An indiscretion. An affair. Neighbors whispered their surprise, their condemnation and their abhorrence of the situation, a virtual stoning.
It happened in my neighborhood. Although I’d heard other stories about married couples cheating, this was the first time I had encountered a situation where I knew all the players. To make matters worse, the cheater was someone my age, someone much like me, a friend.
I searched to find the descriptors for my emotions. Beyond initial shock, I could only come up with sadness.
I was almost troubled by my lack of angry reproach. Shouldn’t I feel more abhorrence for the sin? As a woman who values the eternal nature of families above everything, shouldn’t infidelity rock the foundations of my life. Here were these strangling hands of something terrible reaching close to my own circle? I began to think about all the people involved. How would I feel if I were in the shoes of betrayed one?
But then my thoughts turned as I imagined my friend. What if I were in the shoes of the betrayer? What if I were to ever make an unguarded choice that brought my own world crashing down?
We all have our vices, our human weaknesses, the “drugs” of the natural man that dangerously tempt us, be they power, money, attraction, control, cravings, or self-importance. We can all be blind. We all make bad judgements. Even the best people can let their weaknesses win. It’s easy to make a bad call, to cross a line, to do the wrong thing. Everyone is mortal. And while it’s easy to draw clear dark lines on paper life is very complicated and our choices are influenced by so many things past and present.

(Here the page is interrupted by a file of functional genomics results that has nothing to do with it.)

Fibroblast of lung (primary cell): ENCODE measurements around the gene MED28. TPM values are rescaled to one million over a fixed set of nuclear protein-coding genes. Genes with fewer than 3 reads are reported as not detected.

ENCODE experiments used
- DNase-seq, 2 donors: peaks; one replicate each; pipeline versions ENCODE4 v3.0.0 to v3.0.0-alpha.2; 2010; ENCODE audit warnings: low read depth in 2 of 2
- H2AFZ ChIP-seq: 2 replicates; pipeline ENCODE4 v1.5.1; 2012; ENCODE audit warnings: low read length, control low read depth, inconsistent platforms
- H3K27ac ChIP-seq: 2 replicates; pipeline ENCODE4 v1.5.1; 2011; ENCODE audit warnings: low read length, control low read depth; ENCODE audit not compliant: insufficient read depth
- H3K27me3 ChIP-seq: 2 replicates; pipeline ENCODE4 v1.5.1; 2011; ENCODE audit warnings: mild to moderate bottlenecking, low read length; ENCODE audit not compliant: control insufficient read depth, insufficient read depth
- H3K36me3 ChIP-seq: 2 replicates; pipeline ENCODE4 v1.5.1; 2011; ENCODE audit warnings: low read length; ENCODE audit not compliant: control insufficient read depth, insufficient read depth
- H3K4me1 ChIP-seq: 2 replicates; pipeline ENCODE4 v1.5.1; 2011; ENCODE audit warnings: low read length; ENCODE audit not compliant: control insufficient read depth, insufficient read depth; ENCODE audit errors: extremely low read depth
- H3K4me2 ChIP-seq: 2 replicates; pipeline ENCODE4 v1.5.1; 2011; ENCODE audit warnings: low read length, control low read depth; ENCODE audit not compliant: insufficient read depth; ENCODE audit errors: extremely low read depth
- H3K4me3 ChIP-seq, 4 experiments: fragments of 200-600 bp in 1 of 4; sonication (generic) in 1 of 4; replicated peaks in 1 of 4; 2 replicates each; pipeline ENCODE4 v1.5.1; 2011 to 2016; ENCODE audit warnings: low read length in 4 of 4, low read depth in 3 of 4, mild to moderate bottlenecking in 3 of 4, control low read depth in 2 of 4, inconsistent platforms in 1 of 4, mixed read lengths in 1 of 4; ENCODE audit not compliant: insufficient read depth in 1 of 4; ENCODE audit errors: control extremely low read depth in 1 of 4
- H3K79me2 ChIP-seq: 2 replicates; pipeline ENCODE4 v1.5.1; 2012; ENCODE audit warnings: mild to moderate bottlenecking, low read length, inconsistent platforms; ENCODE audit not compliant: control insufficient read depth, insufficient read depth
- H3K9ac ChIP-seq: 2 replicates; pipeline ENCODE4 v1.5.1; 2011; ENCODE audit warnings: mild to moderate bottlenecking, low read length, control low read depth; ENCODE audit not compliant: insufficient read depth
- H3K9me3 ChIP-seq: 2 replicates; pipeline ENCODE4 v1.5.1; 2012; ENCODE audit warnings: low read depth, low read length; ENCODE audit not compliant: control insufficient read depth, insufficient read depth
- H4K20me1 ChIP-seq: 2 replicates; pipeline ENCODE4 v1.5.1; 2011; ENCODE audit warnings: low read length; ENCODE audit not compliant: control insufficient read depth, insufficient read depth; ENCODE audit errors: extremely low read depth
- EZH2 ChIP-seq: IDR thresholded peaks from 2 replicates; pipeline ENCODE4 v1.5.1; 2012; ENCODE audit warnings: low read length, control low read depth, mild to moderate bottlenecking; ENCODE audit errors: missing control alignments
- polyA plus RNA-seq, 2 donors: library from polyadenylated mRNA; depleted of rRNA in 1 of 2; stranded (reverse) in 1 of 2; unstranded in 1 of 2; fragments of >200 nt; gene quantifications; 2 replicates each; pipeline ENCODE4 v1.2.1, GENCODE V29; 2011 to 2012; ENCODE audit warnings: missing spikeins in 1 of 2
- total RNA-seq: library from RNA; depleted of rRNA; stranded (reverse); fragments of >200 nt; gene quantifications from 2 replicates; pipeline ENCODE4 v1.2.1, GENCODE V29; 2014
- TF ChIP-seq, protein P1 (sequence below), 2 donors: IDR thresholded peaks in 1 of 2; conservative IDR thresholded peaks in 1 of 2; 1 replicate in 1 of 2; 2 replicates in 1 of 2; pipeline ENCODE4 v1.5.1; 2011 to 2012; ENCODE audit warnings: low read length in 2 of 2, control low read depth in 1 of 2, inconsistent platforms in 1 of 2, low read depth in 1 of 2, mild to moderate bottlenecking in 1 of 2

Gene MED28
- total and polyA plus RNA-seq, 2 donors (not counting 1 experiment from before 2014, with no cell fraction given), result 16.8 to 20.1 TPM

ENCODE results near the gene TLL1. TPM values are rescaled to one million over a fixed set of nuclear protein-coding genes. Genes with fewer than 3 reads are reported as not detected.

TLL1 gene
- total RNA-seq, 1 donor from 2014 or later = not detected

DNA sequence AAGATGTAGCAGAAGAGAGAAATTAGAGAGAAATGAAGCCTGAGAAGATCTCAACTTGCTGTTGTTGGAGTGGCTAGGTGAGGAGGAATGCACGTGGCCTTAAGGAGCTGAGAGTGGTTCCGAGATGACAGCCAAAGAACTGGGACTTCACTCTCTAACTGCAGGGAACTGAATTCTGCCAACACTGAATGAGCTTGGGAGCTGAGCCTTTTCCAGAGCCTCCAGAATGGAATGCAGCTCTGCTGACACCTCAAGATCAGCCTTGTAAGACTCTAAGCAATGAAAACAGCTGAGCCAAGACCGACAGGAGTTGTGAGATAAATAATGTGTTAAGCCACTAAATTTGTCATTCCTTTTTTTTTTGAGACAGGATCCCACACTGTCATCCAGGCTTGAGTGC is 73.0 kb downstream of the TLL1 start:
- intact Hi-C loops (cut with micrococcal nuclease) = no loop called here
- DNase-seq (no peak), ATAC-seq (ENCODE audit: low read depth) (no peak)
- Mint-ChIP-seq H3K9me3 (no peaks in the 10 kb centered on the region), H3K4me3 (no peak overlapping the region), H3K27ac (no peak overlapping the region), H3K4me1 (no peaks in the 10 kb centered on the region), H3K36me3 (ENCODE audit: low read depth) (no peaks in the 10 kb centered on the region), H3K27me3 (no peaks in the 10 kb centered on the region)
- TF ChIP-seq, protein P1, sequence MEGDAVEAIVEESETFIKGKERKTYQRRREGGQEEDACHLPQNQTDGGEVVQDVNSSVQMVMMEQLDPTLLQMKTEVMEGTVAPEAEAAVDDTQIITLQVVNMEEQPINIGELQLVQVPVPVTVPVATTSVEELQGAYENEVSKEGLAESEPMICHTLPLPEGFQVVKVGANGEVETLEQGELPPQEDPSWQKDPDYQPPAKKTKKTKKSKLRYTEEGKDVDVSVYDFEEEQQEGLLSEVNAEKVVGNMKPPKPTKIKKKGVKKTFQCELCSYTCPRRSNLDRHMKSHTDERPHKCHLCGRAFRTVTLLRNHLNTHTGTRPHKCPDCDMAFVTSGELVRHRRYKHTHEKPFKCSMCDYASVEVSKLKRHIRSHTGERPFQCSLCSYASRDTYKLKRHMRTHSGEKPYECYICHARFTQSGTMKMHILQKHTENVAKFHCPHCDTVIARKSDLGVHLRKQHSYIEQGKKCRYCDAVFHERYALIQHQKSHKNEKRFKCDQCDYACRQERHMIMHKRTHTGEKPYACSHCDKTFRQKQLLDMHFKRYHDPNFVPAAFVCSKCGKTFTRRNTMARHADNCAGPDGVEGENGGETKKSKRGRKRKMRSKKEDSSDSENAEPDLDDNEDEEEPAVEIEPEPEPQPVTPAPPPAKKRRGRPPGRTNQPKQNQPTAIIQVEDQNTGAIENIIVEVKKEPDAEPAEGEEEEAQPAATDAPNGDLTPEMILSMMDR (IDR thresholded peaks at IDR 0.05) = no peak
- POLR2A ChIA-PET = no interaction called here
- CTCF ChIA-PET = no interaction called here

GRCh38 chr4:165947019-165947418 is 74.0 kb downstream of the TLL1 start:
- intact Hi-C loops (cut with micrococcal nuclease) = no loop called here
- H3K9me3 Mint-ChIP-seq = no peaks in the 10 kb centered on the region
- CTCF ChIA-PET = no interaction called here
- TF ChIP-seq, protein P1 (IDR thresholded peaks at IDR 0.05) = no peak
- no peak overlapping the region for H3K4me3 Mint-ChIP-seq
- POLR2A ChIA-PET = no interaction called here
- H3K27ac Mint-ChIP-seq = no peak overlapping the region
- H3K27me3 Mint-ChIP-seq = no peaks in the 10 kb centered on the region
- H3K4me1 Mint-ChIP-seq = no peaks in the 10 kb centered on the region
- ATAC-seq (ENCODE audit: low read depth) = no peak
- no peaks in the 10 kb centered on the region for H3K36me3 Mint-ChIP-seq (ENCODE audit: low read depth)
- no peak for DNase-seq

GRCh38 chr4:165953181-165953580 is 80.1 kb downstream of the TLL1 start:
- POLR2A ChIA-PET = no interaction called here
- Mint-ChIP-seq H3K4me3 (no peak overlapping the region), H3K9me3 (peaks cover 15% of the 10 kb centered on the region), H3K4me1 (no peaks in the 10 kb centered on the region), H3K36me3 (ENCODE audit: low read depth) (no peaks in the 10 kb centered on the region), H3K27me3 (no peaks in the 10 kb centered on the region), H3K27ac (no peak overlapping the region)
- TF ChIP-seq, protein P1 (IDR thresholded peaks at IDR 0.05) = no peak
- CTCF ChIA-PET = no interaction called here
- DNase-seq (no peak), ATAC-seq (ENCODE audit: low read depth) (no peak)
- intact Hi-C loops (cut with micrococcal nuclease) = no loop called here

Do I not beg daily for mercy, require weekly atoning sacraments my own sins and failings? While my wrongs may be different, and the consequences of my wrongs tend more toward minor than catastrophic, am I really any better? I am not without sin and flaw.
I thought about people involved. Two families: husbands, wives, a handful of children. In the cul-de-sac symbolic scarlet letters were now sewn to their front doors. I thought of the acts of kindess done by these people, these were not the things now whispered of. It seemed all their virtues and goodness erased, their characters reduced to the singular label of indiscretion.
I thought of marriages dangling by tenuous strings, of spouses living with anger, betrayal, and sadness, trying to recover. The effects rippling through the years to come, in yet untold ways. I hoped so much for their healing. I thought of the accused, hurled into courts of public opinion, bearing the weight of gossip and judgment. Behind closed doors they are left to recover relationships smothering under the weight of shame and shattered trust. Bearing the load regret. All the work of their own hands. Truly pain enough. They did not need my judgment. This situation was not mine.
“Love they neighbor as thyself.”
It echoed in my ears. I had always applied this to kindness, but not so much to sin. I could not judge another for a sin or weakness different than my own. As I wondered what I do beg as the guilty one- what for my own human weaknesses?
I am left with nothing to cast, not a pebble.
How have you learned greater compassion? How has your life experience changed your perspective? How do we learn to put down our stones?